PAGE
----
Market: Mama's Boy
Edited by Karen D. Singh, Text by Karen D. Singh and Mark McMenamin -- Interior Design, 3/1/2009 12:00:00 AM
Careful what you do in front of children—they just might imitate. Or innovate. In the 1930's, while typical Parisian boys were pestering their parents for bonbons, Roger Capron sat at rapt attention, watching his mother paint porcelain dolls. Deep beneath their bonneted Victoriana, the future master ceramist found the clay that became his calling. Capron went on to earn a degree from the École des Arts Appliqués à l'Industrie in 1943 and quickly became a firebrand of formes libres, pottery's stab at modernism. His factory fired up in 1952, producing dinnerware, lamps, objets d'art, and, perhaps most notably, hand-painted tiles. The latter found their way into public projects, including a 1,600-square-foot mural in a Cannes train station in 1956. By the '60's, he was applying his tiles to tables. After closing his factory in 1982, he abandoned his utilitarian focus in favor of art for art's sake, producing raku sculptures with wife Jacotte and assistant Jean-Paul Bonnet. Hand-molding rendered each piece unique, and low firing temperatures created porous, textural surfaces. Perhaps as he made these whimsical figures, more than 160 per year until his death in 2006, he appreciated the irony: Like mother, like son.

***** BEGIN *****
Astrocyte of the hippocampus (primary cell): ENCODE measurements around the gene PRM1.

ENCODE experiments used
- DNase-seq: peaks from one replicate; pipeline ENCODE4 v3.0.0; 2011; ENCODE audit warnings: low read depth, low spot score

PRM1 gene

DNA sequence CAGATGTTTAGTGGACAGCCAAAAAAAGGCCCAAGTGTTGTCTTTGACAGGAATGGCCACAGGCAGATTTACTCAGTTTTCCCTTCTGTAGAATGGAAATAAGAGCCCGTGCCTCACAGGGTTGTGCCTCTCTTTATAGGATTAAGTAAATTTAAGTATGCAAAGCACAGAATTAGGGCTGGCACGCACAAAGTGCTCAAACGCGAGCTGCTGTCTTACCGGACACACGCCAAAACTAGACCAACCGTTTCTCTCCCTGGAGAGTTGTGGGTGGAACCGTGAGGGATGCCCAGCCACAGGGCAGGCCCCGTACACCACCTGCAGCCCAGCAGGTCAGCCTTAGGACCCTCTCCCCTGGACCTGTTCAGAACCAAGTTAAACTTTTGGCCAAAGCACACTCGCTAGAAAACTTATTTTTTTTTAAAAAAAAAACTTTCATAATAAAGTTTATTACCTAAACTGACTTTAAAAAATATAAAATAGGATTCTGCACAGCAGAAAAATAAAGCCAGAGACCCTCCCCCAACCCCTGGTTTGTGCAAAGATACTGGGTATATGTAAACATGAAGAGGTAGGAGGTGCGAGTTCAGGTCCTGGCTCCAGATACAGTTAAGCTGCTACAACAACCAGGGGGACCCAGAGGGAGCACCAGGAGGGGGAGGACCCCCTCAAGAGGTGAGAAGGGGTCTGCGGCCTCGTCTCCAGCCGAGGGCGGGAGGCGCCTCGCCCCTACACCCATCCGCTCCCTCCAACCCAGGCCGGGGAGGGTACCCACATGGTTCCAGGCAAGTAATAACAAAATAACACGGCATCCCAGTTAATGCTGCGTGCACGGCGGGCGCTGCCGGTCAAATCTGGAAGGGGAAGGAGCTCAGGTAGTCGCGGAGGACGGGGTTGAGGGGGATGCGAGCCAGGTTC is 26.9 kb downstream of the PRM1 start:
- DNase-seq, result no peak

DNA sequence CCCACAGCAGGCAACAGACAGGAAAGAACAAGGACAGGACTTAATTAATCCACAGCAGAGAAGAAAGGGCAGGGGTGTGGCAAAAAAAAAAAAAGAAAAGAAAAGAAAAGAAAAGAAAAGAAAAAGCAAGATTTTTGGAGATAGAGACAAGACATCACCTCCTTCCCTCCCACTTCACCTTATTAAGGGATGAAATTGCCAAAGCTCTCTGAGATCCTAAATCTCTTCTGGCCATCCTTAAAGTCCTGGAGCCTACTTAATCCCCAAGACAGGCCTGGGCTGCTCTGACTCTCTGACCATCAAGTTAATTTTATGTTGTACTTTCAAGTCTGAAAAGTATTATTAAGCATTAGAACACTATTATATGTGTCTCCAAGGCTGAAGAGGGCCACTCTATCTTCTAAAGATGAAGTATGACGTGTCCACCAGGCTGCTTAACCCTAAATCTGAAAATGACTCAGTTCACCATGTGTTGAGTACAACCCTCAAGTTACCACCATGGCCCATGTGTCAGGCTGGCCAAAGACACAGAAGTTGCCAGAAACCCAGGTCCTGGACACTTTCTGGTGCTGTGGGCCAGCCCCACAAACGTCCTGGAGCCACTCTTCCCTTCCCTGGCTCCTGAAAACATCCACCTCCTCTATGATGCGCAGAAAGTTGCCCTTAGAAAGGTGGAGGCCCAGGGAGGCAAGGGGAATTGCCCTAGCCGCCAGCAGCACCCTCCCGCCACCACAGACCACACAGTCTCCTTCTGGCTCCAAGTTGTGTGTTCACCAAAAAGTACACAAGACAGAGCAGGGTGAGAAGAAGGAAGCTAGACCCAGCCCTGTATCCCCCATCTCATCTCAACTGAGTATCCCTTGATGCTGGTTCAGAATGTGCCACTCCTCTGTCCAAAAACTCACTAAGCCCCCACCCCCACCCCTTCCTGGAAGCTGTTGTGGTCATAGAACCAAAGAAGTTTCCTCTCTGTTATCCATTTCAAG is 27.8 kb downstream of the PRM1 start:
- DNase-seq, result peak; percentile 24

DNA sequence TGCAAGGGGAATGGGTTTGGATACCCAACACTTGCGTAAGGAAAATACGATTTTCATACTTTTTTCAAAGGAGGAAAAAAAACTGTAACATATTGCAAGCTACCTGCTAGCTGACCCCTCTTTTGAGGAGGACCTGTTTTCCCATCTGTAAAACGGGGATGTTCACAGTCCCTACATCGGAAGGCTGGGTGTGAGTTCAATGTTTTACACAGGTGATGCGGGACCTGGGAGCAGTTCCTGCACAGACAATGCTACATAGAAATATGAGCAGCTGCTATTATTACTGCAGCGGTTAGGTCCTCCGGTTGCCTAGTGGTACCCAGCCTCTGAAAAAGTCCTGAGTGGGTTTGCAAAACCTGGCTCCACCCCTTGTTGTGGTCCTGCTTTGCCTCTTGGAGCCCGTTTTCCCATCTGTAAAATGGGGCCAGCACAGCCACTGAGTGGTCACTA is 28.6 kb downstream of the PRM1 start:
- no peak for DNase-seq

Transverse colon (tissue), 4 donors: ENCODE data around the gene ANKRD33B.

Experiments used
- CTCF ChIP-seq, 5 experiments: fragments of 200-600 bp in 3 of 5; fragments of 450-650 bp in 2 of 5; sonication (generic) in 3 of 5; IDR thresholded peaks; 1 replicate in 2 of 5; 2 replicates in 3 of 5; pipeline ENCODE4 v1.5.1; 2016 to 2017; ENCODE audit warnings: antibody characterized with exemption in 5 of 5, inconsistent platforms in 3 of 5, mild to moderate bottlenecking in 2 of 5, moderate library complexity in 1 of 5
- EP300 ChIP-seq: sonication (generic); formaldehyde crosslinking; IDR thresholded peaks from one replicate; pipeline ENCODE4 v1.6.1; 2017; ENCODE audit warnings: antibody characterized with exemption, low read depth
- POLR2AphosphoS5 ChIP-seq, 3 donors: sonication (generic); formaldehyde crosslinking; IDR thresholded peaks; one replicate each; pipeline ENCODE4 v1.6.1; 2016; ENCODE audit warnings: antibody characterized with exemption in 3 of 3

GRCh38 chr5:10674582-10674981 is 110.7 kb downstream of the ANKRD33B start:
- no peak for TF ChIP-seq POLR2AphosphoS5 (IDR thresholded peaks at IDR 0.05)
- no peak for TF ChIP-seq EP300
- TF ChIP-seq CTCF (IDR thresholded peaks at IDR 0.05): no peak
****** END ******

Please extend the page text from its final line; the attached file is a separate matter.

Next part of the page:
Appreciation of his work lives on. Today, his tiled tables are beloved by Googlers and chased by galleries such as Guéridon, which also sells the raku pieces. 718-384-2499; gueridon.com. circle 410
From top: Hand-molded, glazed raku figures made in 2004. Hand-painted ceramic tiles from 1972. Courtesy of Gueridon.